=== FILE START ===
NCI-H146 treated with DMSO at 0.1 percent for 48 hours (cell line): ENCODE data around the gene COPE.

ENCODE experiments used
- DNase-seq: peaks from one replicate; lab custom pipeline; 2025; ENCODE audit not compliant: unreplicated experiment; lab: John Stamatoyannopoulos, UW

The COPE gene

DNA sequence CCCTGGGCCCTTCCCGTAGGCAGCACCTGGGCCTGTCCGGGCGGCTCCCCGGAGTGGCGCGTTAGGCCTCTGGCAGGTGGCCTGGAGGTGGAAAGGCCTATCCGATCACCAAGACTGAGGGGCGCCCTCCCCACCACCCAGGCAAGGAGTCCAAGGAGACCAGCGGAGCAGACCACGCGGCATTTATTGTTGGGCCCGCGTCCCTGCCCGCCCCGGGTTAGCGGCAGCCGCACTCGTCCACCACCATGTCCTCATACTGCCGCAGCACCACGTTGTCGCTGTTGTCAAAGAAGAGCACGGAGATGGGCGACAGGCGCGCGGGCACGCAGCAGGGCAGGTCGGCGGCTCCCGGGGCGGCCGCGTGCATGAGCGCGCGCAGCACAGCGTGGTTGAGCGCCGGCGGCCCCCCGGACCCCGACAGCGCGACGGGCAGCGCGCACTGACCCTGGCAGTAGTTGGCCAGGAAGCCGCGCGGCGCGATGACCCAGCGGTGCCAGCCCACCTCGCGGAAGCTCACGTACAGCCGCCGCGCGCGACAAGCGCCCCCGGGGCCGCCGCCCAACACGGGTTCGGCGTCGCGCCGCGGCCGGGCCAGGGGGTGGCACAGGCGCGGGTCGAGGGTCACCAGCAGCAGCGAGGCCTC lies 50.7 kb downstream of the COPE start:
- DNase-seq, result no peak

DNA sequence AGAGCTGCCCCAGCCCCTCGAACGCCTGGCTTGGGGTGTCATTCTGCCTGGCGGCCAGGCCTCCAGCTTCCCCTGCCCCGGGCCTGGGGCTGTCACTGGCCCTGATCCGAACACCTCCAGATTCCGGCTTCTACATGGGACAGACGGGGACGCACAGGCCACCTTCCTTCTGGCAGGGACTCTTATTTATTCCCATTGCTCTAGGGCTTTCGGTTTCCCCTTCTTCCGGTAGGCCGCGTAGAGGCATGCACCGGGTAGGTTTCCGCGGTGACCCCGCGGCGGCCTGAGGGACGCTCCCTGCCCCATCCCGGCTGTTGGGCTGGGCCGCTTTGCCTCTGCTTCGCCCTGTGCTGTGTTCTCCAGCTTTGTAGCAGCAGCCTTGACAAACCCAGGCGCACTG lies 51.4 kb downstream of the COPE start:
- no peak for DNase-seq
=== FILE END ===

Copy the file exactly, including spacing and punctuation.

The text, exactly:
NCI-H146 treated with DMSO at 0.1 percent for 48 hours (cell line): ENCODE data around the gene COPE.

ENCODE experiments used
- DNase-seq: peaks from one replicate; lab custom pipeline; 2025; ENCODE audit not compliant: unreplicated experiment; lab: John Stamatoyannopoulos, UW

The COPE gene

DNA sequence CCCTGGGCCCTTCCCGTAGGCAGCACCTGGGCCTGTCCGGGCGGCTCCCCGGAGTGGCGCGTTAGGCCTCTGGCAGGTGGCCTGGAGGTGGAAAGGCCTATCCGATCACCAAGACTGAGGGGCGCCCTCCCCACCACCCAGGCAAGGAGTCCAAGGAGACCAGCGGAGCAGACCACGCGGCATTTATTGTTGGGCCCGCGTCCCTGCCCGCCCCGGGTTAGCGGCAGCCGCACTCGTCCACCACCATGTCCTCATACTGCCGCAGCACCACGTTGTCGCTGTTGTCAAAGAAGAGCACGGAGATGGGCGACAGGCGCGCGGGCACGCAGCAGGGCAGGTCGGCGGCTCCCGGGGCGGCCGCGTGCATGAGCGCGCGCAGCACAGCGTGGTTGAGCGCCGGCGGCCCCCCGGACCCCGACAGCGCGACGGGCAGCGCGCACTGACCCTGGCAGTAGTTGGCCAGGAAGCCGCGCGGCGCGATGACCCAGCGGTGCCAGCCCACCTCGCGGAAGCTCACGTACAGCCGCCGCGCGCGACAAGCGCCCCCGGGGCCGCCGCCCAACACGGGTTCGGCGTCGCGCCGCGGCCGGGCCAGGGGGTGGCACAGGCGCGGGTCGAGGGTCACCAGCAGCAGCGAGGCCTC lies 50.7 kb downstream of the COPE start:
- DNase-seq, result no peak

DNA sequence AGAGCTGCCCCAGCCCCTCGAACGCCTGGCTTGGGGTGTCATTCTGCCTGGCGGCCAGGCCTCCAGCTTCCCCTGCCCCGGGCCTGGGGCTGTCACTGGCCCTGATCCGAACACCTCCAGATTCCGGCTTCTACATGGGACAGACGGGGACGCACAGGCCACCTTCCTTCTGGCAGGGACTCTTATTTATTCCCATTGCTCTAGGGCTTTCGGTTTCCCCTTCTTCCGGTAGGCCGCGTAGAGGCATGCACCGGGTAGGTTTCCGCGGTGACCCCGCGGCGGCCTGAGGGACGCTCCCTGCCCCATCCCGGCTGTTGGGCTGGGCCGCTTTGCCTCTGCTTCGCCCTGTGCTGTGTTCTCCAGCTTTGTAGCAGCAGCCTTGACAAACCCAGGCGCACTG lies 51.4 kb downstream of the COPE start:
- no peak for DNase-seq